Webster Student Helps with COVID-19 Testing in the Community

Webster Student Helps with COVID-19 Testing in the Community
Lauren Coleman in her work uniform, where she helps test people in the community for COVID-19.

ST. LOUIS - Even as a young child, Lauren Coleman’s held a deep fascination with medicine. “My favorite subject in school growing up was always science. I would watch tv shows like ‘Life in the ER’ and other shows about medical mysteries after school,” she said. Now she’s a senior Biological Sciences student at Webster University and is emphasizing health and medicine in her studies. After graduation, she hopes to attend medical school.

To give her goals an additional boost, Coleman currently works at a Total Access Urgent Care clinic where she administers COVID tests.

Coleman has been at Total Access for a little over a year now and said that her motivations have never changed. “I have always been driven by my interest in medicine and how the human body functions,” she said. “But more importantly, my motivation has always been to help people on their worst days.”

Lately, there have been many difficult days, due to the increase in coronavirus infections in the region. She said that it’s not unusual for the clinic to run out of rapid tests on a daily basis.

 “There is a much greater demand for the rapid tests,” she explained. “After we have exhausted our supply of rapid tests, we still offer the patient a test that takes 2-4 days for results to return.”

She said patients are only turned away when the wait list grows beyond their capacity to see everyone waiting for a test. “We will stop accepting patients who only want COVID-19 testing but will continue to accept patients seeking treatment for symptoms or other complaints.”

The number of people getting tested now is much greater than it was before because there are less restrictions on who can be tested now, she said. “At Total Access Urgent Care, we don’t require appointments, so anyone can walk in and receive a COVID-19 test, regardless of if they have symptoms or have been in contact with someone who has been experiencing symptoms.”

However, Coleman cautioned that even though people don’t have to have symptoms to get tested, it is still best to get tested when experiencing symptoms, especially symptoms that may require hospitalization. “The test is most accurate when the patient is currently experiencing symptoms. It is possible for someone to be tested too early during an infection and receive a false negative,” she said. “It is also very important to have all symptoms evaluated thoroughly as there are many other possible causes for symptoms, not just COVID.”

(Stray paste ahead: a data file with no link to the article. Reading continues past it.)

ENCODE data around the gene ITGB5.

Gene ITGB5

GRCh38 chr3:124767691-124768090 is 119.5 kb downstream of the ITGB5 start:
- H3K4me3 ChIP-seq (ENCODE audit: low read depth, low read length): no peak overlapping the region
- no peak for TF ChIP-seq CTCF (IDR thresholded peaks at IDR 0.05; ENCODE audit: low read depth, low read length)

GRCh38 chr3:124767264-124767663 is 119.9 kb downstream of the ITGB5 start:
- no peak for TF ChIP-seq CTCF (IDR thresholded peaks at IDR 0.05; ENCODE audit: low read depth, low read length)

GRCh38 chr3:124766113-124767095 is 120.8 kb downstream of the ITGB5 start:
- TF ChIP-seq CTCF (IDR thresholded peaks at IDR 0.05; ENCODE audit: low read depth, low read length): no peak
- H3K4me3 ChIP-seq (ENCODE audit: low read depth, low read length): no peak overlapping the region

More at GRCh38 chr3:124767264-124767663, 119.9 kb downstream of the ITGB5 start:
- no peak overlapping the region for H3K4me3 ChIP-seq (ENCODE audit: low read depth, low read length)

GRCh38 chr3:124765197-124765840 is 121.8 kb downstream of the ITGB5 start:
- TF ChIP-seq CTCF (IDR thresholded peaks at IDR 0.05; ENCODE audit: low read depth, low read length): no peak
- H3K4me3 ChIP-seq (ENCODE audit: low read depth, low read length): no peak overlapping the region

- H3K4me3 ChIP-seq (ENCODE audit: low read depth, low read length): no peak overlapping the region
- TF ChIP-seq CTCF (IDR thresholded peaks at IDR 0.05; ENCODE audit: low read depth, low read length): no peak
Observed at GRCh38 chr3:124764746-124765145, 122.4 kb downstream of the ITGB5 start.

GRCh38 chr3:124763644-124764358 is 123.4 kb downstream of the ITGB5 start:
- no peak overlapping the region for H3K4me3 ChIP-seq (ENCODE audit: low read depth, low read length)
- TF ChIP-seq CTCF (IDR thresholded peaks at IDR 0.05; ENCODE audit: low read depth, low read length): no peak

According to Coleman, there are many reasons people choose to get tested. Some people come in with symptoms not knowing what is making them ill, some come in because they are concerned about exposing others to the virus if they have it, and some ask for a test just out of curiosity.

There also are people who are not getting tested at all. “People in areas impacted by high poverty have limited access to healthcare and for that reason may have more underlying health conditions on average due to not receiving medical care as frequently,” she said. “These conditions and many other factors contribute to putting these groups of people at an increased risk of contracting COVID-19.”

What many of them do not know is that the tests themselves are being paid for by the CARES Act. At Total Access, the cost of all COVID-19 testing is submitted to the CARES Act, therefore, all patients, whether they are insured or not, do not owe anything for testing that day, Coleman said. But she added that there is a basic $99 fee to be seen by a provider, regardless of what the illness is, and that may also be a barrier to those from underserved communities. 

Other factors also play into why people won’t get tested, such as those who have jobs that won’t give people time off to be tested or take steps to limit their exposure to the public. But Coleman also said that the cost of medical care shouldn’t be a deterring factor. “At Total Access Urgent Care, we have a great self-pay program and try to make healthcare affordable and accessible to all.”

Working in the clinic not only exposes her to the challenges the community faces during a pandemic, it also is giving her an opportunity to see the latest ground-breaking ideas in action. Some people are getting tested, for example, to see if they had COVID-19 and already recovered. “The idea is that if you have had COVID-19 and recovered then you would have antibodies to the virus,” Coleman said. “These antibodies would be found in the plasma of the blood and are responsible for attacking the virus. This antibody-rich plasma is currently being assessed as a treatment for COVID-19.”

Being on the frontlines of the pandemic and having a hands-on experience in the field has ultimately increased her understanding of biology, as she has seen real-life applications to what she has learned in the classroom. “My professors at Webster provided me with the knowledge and confidence to pursue a job in the medical field,” Coleman said, “and the study skills I learned helped me through the pre-hire testing process to become a certified medical technician at Total Access.”

She continued, “My mentor at Webster, Dr. Stephanie Schroeder, taught me many lab skills that I use every day at the urgent care, but most importantly taught me how to be independent and carry out these techniques on my own.”

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